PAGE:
Dolia are large pottery containers used in Roman times for the storage and fermentation of wine. They were produced in specialized ceramic workshops (figlinae) and were typically marked with specific epigraphical stamps, which represent a major tool to unravel their provenance and trade. In this work we present the preliminary results of a study of two dolia defossa, recently found at San Giovanni (Portoferraio, island of Elba, Italy) during 2012-2014 archaeological excavations in a Roman farm (1st cent. BC-1st cent. AD), devoted to wine production and probably constituting the pars rustica of the adjacent "Villa delle Grotte". Based on archaeological (epigraphic) evidence, five different production areas have been hypothesized: 1) Elba island, where the dolia have been found; 2) the municipal figlinae in the Pisa territory; 3) the middle catchment of the Tiber river (central Latium) where "urban" figlinae occurred; 4) the figlinae of Minturno (southern Latium), a locality known both for wine production and exportation and for the presenceof ancient figlinae; 5) the municipal figlinae in the Volterra territory. Archaeometric analysis of tempering agents intentionally added to the clay for the manufacturing of the dolia, particularly magmatic lithic fragments and clinopyroxene crystals, allowed us to suggest that the watershed of the central Tiber Valley - including different volcanic centres belonging to both Tuscany Magmatic Province (Monti Cimini) and Roman Magmatic Province (Monti Vulsini and Vico volcano) - could have been the most likely site of production of the dolia found at San Giovanni. Alternatively, the site of Minturno (southern Latium) could be proposed.

The island of Elba (Tuscany, Italy) at the crossroads of ancient trade routes: an archaeometric investigation of dolia defossa from the archaeological site of San Giovanni / Manca, Rosarosa; Pagliantini, Laura; Pecchioni, Elena; Santo, Alba P.; Cambi, Franco; Chiarantini, Laura; Corretti, Alessandro; Costagliola, Pilario; Orlando, Andrea; Benvenuti, Marco. - In: MINERALOGY AND PETROLOGY. - ISSN 0930-0708. - STAMPA. - 110:(2016), pp. 693-711. [10.1007/s00710-016-0438-2]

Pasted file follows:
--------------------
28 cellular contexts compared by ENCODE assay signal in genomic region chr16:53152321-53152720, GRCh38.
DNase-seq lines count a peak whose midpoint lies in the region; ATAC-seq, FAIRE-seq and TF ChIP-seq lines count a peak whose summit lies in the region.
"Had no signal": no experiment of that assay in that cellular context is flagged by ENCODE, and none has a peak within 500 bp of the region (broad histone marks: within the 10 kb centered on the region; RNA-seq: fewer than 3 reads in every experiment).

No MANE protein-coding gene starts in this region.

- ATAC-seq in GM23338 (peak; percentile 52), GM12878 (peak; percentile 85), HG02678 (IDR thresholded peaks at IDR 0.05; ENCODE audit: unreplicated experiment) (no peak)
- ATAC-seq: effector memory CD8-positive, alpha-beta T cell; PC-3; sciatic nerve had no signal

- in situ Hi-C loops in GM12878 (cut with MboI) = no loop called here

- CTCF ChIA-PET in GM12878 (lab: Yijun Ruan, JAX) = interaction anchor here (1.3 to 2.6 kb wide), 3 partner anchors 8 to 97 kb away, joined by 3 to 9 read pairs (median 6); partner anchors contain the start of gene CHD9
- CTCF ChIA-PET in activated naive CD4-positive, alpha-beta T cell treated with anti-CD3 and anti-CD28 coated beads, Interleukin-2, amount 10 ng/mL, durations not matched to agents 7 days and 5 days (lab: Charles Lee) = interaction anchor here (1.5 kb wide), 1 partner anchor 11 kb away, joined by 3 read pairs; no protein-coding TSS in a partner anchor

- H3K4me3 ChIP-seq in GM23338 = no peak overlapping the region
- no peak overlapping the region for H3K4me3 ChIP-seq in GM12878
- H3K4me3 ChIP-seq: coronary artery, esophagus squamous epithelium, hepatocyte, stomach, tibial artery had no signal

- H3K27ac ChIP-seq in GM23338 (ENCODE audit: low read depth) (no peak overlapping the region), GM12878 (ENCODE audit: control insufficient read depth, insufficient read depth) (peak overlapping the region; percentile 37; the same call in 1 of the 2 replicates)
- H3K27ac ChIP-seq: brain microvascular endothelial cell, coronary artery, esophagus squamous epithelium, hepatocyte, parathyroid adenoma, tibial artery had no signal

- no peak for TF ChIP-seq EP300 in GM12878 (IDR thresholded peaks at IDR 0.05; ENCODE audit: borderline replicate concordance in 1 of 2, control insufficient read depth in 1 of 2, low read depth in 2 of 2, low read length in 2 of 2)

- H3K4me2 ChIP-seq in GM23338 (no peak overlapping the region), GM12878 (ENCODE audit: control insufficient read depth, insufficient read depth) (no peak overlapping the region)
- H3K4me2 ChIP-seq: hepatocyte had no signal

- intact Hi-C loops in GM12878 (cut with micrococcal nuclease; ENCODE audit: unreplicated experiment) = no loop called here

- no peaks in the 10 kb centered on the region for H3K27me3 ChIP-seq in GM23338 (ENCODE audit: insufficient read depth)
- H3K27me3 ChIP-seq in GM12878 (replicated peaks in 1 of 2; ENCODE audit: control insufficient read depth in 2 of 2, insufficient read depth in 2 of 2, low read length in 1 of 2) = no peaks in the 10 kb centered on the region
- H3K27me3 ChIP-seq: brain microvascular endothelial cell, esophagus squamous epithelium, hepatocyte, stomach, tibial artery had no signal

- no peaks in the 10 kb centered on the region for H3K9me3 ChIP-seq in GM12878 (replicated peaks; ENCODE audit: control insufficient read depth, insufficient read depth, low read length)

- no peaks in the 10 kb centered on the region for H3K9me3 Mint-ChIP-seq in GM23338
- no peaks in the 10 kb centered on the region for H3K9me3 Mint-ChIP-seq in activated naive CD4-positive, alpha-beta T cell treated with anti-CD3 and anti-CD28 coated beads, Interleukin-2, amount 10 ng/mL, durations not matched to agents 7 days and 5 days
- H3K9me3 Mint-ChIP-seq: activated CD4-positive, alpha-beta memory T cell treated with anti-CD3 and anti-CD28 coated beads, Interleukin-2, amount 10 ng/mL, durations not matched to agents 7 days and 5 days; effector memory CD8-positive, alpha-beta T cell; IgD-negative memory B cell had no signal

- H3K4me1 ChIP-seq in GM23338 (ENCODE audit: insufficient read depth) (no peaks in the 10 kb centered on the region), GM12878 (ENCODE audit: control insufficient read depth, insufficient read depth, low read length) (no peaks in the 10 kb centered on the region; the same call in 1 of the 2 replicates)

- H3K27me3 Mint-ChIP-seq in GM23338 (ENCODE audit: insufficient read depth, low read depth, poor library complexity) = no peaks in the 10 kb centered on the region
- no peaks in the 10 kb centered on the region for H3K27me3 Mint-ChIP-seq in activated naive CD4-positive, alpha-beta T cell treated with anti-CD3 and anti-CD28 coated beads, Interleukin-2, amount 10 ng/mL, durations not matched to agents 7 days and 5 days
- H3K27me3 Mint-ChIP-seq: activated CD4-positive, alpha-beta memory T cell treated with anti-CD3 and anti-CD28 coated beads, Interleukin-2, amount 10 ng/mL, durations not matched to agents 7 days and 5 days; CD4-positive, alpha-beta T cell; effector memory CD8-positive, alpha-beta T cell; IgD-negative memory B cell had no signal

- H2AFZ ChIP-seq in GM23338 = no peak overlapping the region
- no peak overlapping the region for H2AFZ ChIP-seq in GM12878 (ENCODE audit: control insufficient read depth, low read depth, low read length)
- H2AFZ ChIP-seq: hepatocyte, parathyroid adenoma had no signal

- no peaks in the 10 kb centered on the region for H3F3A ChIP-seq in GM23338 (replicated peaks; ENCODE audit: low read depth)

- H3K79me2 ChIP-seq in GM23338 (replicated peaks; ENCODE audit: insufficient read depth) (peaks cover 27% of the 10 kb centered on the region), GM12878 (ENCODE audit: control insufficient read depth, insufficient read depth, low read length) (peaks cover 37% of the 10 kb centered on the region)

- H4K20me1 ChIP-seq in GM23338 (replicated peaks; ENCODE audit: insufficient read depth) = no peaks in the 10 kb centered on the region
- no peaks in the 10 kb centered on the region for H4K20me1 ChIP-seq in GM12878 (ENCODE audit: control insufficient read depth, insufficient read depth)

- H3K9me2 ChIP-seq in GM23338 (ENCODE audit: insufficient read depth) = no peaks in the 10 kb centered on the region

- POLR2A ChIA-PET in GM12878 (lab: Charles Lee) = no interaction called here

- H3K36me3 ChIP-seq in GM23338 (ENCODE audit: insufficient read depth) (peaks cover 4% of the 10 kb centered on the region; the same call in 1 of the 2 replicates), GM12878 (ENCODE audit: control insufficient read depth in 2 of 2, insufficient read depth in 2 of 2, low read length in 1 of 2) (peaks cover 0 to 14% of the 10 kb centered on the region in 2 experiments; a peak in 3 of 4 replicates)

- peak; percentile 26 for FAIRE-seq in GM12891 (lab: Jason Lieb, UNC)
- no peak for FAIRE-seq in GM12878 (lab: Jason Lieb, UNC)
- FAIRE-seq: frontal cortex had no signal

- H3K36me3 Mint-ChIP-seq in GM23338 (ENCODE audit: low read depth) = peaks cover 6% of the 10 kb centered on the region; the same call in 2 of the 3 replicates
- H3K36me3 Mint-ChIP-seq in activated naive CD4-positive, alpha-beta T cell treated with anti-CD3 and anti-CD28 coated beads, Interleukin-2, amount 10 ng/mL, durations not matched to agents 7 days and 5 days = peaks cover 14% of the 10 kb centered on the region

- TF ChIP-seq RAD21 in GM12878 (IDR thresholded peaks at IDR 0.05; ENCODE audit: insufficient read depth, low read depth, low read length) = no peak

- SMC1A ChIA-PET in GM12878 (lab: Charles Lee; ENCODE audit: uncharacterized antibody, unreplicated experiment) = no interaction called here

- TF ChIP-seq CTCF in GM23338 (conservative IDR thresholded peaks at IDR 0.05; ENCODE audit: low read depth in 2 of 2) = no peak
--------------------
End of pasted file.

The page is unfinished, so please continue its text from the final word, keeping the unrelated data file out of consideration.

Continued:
The island of Elba (Tuscany, Italy) at the crossroads of ancient trade routes: an archaeometric investigation of dolia defossa from the archaeological site of San Giovanni

Manca, Rosarosa;PECCHIONI, ELENA;SANTO, ALBA PATRIZIA;CHIARANTINI, LAURA;COSTAGLIOLA, PILARIO;ORLANDO, ANDREA;BENVENUTI, MARCO
2016

Abstract

Dolia are large pottery containers used in Roman times for the storage and fermentation of wine. They were produced in specialized ceramic workshops (figlinae) and were typically marked with specific epigraphical stamps, which represent a major tool to unravel their provenance and trade. In this work we present the preliminary results of a study of two dolia defossa, recently found at San Giovanni (Portoferraio, island of Elba, Italy) during 2012-2014 archaeological excavations in a Roman farm (1st cent. BC-1st cent. AD), devoted to wine production and probably constituting the pars rustica of the adjacent "Villa delle Grotte". Based on archaeological (epigraphic) evidence, five different production areas have been hypothesized: 1) Elba island, where the dolia have been found; 2) the municipal figlinae in the Pisa territory; 3) the middle catchment of the Tiber river (central Latium) where "urban" figlinae occurred; 4) the figlinae of Minturno (southern Latium), a locality known both for wine production and exportation and for the presenceof ancient figlinae; 5) the municipal figlinae in the Volterra territory. Archaeometric analysis of tempering agents intentionally added to the clay for the manufacturing of the dolia, particularly magmatic lithic fragments and clinopyroxene crystals, allowed us to suggest that the watershed of the central Tiber Valley - including different volcanic centres belonging to both Tuscany Magmatic Province (Monti Cimini) and Roman Magmatic Province (Monti Vulsini and Vico volcano) - could have been the most likely site of production of the dolia found at San Giovanni. Alternatively, the site of Minturno (southern Latium) could be proposed.
2016
110
693
711
Manca, Rosarosa; Pagliantini, Laura; Pecchioni, Elena; Santo, Alba P.; Cambi, Franco; Chiarantini, Laura; Corretti, Alessandro; Costagliola, Pilario; Orlando, Andrea; Benvenuti, Marco
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Utilizza questo identificatore per citare o creare un link a questa risorsa: https://hdl.handle.net/2158/1032530
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